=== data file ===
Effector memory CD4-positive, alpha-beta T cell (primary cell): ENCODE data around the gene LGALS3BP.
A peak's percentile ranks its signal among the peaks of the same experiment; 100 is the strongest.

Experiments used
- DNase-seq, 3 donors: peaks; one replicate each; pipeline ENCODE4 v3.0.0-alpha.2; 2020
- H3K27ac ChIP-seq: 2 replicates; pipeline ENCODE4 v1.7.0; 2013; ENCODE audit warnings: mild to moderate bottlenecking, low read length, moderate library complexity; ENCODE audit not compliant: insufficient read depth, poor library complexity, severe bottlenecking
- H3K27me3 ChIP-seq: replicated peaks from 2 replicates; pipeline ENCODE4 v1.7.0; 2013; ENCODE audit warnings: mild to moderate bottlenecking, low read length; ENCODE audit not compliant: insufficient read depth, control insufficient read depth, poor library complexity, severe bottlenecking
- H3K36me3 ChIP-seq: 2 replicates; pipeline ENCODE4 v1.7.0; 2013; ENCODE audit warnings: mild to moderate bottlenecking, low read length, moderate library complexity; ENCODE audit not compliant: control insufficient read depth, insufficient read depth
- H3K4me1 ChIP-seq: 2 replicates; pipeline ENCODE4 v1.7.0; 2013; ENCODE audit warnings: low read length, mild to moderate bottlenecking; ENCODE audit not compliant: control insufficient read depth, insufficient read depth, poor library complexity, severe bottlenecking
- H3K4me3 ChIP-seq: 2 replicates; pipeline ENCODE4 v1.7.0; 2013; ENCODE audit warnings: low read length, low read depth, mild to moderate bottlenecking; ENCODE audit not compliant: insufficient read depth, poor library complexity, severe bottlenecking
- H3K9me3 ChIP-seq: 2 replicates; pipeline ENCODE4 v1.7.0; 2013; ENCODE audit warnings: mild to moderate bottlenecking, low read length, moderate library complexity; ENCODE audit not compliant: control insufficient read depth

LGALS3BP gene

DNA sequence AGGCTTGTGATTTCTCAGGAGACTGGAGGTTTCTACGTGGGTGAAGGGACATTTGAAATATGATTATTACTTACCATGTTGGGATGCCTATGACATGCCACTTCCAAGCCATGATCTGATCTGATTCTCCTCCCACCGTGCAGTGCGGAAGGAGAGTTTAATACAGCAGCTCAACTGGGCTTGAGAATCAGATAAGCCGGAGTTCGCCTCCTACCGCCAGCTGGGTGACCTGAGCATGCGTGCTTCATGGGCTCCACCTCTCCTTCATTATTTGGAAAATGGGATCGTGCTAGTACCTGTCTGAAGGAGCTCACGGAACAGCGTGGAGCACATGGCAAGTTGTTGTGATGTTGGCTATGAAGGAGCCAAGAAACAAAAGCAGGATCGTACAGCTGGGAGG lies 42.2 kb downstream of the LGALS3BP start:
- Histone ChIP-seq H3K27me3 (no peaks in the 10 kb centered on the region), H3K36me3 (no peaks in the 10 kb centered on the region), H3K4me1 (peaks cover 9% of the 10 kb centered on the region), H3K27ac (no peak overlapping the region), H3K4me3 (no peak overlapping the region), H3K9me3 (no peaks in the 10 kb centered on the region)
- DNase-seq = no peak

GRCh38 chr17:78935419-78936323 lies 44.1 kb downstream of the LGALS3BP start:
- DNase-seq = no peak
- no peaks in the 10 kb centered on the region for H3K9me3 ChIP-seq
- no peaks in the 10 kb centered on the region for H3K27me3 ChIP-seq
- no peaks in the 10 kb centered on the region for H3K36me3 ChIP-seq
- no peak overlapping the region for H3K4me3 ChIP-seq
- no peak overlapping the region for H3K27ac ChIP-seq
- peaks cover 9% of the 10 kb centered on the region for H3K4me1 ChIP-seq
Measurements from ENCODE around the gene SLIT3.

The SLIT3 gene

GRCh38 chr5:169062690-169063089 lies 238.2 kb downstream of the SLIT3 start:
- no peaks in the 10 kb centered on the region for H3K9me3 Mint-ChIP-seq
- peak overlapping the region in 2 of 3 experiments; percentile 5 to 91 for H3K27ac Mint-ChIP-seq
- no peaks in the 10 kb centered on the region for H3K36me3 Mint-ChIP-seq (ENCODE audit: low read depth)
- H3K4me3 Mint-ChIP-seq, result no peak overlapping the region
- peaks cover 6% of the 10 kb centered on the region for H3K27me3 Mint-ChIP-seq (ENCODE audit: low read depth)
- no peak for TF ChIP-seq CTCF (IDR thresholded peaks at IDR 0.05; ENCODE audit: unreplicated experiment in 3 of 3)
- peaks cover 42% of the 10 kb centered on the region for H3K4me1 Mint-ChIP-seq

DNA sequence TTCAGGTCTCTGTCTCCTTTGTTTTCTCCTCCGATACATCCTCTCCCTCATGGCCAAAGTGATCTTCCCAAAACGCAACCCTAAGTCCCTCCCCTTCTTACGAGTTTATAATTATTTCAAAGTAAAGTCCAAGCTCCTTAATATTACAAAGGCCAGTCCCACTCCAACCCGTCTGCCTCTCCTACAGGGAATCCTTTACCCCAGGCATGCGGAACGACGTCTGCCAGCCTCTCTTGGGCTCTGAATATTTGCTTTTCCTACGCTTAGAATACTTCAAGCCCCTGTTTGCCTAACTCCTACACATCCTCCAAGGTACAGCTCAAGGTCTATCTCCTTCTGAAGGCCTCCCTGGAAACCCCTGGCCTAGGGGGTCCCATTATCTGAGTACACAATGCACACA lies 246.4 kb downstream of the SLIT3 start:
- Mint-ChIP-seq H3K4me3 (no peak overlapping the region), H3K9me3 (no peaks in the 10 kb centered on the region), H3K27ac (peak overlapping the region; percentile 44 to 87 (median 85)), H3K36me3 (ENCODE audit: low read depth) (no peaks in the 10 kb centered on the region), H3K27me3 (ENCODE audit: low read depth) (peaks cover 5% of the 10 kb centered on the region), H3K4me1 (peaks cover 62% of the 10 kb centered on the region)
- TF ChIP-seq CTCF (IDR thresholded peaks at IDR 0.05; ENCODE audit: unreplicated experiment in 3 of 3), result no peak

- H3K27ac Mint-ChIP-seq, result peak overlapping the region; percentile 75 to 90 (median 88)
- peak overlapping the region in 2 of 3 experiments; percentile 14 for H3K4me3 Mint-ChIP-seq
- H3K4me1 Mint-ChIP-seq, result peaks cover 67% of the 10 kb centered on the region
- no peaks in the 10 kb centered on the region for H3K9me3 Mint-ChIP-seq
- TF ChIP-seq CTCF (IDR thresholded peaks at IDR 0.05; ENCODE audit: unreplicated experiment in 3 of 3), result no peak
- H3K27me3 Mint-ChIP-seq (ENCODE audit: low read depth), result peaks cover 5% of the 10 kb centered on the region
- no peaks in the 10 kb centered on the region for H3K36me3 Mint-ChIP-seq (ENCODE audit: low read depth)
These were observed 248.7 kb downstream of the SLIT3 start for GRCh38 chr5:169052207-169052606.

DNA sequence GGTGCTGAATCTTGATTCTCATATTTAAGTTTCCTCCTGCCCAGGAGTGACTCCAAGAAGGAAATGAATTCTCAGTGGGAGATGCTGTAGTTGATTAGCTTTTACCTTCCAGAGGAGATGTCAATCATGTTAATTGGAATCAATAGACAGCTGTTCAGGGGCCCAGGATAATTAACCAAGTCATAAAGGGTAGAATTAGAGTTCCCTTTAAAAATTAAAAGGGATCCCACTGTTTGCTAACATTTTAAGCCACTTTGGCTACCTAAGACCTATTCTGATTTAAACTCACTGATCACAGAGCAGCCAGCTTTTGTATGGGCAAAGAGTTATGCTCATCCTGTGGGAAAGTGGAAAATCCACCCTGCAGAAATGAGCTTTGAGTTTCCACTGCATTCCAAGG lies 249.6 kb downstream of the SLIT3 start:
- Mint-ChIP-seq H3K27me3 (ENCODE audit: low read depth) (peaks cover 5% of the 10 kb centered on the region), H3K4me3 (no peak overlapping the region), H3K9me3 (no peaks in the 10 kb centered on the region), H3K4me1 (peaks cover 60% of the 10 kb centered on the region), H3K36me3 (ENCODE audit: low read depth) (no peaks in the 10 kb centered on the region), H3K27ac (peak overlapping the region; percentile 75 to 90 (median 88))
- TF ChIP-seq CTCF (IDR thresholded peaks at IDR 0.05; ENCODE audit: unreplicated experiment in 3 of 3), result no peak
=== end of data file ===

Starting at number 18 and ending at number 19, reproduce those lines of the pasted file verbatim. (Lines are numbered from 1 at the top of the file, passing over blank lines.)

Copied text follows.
- no peaks in the 10 kb centered on the region for H3K27me3 ChIP-seq
- no peaks in the 10 kb centered on the region for H3K36me3 ChIP-seq